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Republicans Fuming At Pfizer For Announcing Vaccine After The Election Despite Being Funded By German Government



Republicans are lashing out at Pfizer for making the announcement of the COVID-19 vaccine days after the election. They are also trying to take credit for it despite the fact that the Trump administration had no involvement in the development of the vaccine, which was found to be more than 90% effective in preventing symptomatic Covid-19 infections in an interim analysis.

Vice President Mike Pence was among Trump administration officials saying support from the government’s Operation Warp Speed program helped accelerate the development of the vaccine. However, Pfizer didn’t receive any funding from Operation Warp Speed for the development, clinical trial and manufacturing of the vaccine. Rather, its partner, BioNTech SE, has received money —from the German government.

As noted by Bloomberg News, Berlin gave the German company $445 million in an agreement in September to help accelerate the vaccine by building out manufacturing and development capacity in its home market.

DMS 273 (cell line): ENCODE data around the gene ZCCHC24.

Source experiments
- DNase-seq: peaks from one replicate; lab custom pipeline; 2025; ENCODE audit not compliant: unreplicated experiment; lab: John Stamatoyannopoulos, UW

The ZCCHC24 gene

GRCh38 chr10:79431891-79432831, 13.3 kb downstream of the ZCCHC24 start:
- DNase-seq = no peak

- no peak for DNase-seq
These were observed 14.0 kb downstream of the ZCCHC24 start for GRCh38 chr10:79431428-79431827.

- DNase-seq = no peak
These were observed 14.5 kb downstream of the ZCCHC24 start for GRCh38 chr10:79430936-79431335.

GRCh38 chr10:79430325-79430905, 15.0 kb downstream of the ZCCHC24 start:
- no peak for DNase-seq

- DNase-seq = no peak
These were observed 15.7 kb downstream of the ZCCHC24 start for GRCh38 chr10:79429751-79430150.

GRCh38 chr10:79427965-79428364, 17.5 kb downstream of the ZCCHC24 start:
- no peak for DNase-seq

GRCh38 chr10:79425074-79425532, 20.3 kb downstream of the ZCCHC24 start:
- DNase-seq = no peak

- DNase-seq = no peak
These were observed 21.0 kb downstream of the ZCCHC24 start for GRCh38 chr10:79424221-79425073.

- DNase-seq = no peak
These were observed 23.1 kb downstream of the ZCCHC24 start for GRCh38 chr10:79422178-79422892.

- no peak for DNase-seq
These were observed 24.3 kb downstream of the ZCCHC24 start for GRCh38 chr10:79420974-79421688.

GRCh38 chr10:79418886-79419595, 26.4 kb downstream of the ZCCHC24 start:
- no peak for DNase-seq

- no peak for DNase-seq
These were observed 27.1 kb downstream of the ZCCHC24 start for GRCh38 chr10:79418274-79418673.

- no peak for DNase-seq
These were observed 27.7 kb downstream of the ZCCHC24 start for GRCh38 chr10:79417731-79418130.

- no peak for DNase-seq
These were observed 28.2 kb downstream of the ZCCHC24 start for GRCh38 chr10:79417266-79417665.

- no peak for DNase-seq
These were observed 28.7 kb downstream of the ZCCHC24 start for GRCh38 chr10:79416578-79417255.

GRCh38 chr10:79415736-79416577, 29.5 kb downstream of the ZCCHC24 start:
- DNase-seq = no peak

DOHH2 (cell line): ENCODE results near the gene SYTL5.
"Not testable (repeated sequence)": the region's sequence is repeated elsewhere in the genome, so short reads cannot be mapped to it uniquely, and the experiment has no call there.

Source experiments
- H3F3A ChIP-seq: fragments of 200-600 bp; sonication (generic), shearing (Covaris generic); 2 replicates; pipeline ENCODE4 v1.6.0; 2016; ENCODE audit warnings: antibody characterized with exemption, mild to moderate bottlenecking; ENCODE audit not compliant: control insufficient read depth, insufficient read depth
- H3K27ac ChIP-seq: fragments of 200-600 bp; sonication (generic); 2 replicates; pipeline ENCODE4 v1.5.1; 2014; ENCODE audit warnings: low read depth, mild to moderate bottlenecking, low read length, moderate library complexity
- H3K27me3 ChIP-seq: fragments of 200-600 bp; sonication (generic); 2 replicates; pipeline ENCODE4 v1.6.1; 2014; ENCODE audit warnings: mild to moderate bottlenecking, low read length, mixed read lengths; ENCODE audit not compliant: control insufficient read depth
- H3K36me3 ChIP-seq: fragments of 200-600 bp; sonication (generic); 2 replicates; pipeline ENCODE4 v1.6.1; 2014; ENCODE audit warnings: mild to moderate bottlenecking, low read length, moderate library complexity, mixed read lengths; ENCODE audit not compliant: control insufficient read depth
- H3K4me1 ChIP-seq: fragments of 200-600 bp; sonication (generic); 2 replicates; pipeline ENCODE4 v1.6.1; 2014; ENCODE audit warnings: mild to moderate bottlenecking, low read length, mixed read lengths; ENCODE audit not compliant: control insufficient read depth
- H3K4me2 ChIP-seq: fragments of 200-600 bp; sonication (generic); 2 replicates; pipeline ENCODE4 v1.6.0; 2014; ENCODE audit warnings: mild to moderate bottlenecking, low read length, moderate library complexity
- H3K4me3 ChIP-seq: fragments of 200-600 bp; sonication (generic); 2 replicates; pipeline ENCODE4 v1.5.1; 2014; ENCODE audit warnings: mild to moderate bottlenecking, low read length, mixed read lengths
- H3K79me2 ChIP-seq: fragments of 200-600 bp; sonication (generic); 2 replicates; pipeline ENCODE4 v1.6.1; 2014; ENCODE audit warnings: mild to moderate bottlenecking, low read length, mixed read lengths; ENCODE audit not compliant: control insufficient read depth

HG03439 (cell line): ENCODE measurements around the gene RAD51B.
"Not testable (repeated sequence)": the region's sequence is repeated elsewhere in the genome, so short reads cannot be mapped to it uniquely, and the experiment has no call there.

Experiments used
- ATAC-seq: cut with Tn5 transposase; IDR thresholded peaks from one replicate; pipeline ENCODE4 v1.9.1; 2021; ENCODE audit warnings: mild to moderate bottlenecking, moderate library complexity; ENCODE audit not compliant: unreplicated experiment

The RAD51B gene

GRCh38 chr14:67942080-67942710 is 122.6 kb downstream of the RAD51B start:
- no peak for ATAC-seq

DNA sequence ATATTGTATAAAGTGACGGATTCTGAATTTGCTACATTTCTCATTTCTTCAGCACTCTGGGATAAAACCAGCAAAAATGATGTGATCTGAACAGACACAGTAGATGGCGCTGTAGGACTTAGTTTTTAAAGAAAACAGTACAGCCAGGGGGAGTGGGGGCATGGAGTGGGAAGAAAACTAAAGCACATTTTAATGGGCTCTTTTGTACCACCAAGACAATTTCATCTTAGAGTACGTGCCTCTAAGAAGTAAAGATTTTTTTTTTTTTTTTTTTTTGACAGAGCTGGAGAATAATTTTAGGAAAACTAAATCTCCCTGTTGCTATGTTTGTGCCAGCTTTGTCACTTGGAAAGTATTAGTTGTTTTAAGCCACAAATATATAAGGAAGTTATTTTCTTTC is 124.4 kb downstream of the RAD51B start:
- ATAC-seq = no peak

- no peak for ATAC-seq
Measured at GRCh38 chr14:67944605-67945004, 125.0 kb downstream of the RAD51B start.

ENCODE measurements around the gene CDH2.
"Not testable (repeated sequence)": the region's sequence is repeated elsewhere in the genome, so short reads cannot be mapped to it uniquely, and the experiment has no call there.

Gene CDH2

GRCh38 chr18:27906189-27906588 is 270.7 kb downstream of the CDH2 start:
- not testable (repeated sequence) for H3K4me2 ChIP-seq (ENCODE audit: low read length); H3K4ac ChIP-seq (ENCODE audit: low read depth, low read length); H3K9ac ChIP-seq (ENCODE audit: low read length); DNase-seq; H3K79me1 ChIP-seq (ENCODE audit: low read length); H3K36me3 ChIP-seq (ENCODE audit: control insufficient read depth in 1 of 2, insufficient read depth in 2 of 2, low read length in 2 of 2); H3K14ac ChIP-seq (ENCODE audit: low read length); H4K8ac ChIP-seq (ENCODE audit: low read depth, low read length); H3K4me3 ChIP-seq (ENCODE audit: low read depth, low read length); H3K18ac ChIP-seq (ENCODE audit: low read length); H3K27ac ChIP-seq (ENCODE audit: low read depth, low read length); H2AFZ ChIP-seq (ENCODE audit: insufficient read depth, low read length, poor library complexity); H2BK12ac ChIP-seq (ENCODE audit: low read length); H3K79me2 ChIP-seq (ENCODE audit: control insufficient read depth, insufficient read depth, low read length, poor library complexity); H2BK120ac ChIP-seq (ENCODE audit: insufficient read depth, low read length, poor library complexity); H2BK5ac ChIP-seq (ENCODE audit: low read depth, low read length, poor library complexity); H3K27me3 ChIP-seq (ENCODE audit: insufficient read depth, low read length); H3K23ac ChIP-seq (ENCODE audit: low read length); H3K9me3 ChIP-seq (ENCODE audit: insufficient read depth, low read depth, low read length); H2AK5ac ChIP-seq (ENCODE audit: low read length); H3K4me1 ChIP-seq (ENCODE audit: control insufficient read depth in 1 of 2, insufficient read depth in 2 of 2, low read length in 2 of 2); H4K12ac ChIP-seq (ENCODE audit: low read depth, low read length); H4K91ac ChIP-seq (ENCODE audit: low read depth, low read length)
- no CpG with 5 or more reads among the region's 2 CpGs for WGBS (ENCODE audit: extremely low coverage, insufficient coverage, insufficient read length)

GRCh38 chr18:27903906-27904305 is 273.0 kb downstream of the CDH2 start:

Other Republicans, including Donald Trump Jr. and Texas Senator Ted Cruz, blasted the pharmaceutical giant, questioning the timing of Pfizer’s release of its positive data on Monday, almost a week after the presidential election — suggesting that the information could’ve changed the outcome and tipped the scales toward President Donald Trump, who lost to Democratic nominee Joe Biden.

Pfizer said on Oct. 27, a week before Election Day, that it hadn’t met the threshold for positive cases that would’ve allowed it to report the data. After that, it revised its trial protocols to raise that threshold higher, after consulting with the U.S. Food and Drug Administration on what would be acceptable to gain approval.

Chief Executive Officer Albert Bourla said that the drug giant has avoided taking U.S. taxpayer dollars for research and development purposes.

“I wanted to liberate our scientists from any bureaucracy,” Bourla said, according to Bloomberg. “When you get money from someone, that always comes with strings. They want to see how we are growing to progress, what types of moves you are going to do. They want reports. I didn’t want to have any of that.”

“Basically I gave them an open checkbook so that they can worry only about scientific challenges, not anything else. And also, I wanted to keep Pfizer out of politics, by the way,” Bourla added.